Middle East

Syria 'failing to abide by truce', says US

There is no sign of Syria abiding by an international plan to bring fighting to an end, the White House has said.

Under the peace deal, Syrian troops were to begin withdrawing from cities by Tuesday. But US officials said the situation seemed to have worsened.

Monday proved to be one of the bloodiest days of the uprising, with activists reporting more than 100 dead.

The international community has intensified efforts to urge the regime to abide by the plan.

A Western diplomat has told the BBC that the UN Security Council was expecting a letter from UN and Arab League envoy Kofi Annan on Tuesday regarding the Syrian government's implementation of the withdrawal.

Mr Annan will also briefly visit Syrian refugees on the Turkish border on Tuesday on his way to Iran, where he is expected to try to convince the Iranians to lean on the Syrian government to stop the bloodshed.

China has also urged both sides in the conflict to honour the peace deal. Correspondents say that Russia, Syria's main ally, may now have to play a crucial role.

It has supported the Annan plan, and Syrian Foreign Minister Walid Muallem is in Moscow for talks.

Cross-border attacks

Earlier on Monday, violence spilled across Syria's borders with Turkey and Lebanon.

Turkey reacted angrily, summoning Syria's envoy in Ankara after two incidents along their joint border left two dead and many injured, including Turkish citizens.

Separately, a Lebanese cameraman was shot dead on Lebanon's northern border with Syria.

"We certainly have seen no signs yet of the Assad regime abiding by its commitments, which is obviously quite unfortunate," White House spokesman Jay Carney told reporters.

The US also expressed outrage over the violence along Syria's border with Turkey.

"We join the Turkish government in calling for the Syrian regime to immediately cease fire," state department spokeswoman Victoria Nuland said.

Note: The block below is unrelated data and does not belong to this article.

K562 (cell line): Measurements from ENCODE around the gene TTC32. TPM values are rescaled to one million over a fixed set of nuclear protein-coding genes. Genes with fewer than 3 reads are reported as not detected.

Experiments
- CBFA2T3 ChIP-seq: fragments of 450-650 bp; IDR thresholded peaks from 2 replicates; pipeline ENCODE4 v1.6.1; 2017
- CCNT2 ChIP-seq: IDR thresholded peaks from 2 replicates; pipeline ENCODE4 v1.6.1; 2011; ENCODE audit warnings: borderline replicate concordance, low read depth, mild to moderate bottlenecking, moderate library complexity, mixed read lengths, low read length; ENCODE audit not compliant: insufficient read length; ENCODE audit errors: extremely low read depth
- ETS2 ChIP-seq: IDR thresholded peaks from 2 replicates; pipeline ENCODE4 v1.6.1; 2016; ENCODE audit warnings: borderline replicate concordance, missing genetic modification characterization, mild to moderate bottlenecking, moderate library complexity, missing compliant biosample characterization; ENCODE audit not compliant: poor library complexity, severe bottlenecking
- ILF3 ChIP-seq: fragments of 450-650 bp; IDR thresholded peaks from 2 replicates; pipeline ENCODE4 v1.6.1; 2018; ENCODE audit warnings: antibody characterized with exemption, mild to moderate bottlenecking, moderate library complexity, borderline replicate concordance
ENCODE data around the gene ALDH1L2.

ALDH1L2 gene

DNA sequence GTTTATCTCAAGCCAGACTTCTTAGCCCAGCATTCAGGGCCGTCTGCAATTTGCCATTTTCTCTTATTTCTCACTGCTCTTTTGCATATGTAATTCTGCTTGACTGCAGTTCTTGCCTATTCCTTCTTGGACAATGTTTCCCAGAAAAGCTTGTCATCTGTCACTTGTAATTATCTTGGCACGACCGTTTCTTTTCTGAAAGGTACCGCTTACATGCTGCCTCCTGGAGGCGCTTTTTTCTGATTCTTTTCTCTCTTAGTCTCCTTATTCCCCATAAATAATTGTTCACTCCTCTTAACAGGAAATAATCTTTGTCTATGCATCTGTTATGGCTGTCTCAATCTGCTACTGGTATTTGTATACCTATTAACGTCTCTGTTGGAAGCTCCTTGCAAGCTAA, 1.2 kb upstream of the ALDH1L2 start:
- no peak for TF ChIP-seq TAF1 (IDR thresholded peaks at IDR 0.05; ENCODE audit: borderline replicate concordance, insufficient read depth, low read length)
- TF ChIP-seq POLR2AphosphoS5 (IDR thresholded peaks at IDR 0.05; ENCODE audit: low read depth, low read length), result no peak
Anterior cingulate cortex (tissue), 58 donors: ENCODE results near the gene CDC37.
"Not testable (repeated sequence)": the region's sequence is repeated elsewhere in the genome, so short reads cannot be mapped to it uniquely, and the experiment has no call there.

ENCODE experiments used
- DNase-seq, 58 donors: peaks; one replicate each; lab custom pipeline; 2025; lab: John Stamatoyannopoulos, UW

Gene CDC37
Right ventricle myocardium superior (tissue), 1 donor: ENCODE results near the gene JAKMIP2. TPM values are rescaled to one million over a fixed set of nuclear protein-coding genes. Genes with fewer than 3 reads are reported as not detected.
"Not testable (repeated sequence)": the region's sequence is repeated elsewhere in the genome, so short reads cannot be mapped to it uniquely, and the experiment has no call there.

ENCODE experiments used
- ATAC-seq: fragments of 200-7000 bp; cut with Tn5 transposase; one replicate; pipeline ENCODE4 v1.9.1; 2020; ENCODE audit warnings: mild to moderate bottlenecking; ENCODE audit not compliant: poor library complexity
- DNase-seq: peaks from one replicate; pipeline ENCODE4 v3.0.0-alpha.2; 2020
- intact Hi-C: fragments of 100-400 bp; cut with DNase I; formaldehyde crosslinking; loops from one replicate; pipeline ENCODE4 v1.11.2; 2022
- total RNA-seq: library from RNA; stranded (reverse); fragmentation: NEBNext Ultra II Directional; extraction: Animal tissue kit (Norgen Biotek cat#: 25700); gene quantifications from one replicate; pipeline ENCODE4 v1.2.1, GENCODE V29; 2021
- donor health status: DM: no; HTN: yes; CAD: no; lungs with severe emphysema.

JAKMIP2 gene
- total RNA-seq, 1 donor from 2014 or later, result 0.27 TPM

"Not only has the violence not abated, it has been worse in recent days," she said.

UN Secretary General Ban Ki-moon issued a statement deploring the violence on Syria's borders.

He also made a final plea for the Syrian administration to halt all attacks on civilians, his spokesman is quoted by AFP news agency as saying.

Even before the uptick in violence, pessimism had been growing over the prospects for Mr Annan's peace deal.Earlier, Turkey's foreign minister described the April 10 deadline for troop withdrawal as "void".

After previously agreeing to Mr Annan's plan, on Sunday Damascus called for written guarantees from rebel fighters to end attacks and a promise from foreign states not to fund them.

It said it did not want the rebels to exploit any troop withdrawal to reorganise and rearm themselves.

The rebel Free Syrian Army said although it backed the UN-Arab League truce, it refused to meet the government's new demands.

Day of bloodshed

Activists reported more than 100 deaths on Monday - among them at least 30 civilians who died in bombardment in the central province of Hama.

Harrowing scenes were reported in the town of al-Latmana, where 17 women and eight children were said to have been crushed under the rubble of their homes in the second attack on the area in days.

In the first of the skirmishes on the Turkish border at least two people died and many were wounded after people crossing from Syria into Turkey at Kilis were shot at by the Syrian army, the governor of Kilis told the BBC.

Violence has intensified in Syria as the ceasefire deadline approaches.

In the second incident at least two Syrian refugees and a Turkish translator were wounded inside a refugee camp after being hit by gunfire, possibly from stray bullets from clashes between Syrian rebels and troops.

Turkey has seen a sharp rise in the number of refugees coming over the border in the past week, and now hosts some 24,000 Syrians, including hundreds of army defectors.

In a separate incident, a Lebanese cameraman for Lebanon's Al-Jadeed television channel was shot dead when a film crew came under a hail of bullets from troops on the Syrian side of the border.

The UN says more than 9,000 people have been killed in the uprising against Mr Assad's rule which began more than a year ago.

The Syrian government says 2,000 security personnel have been killed in the uprising and blames the violence on "armed gangs" and "terrorists".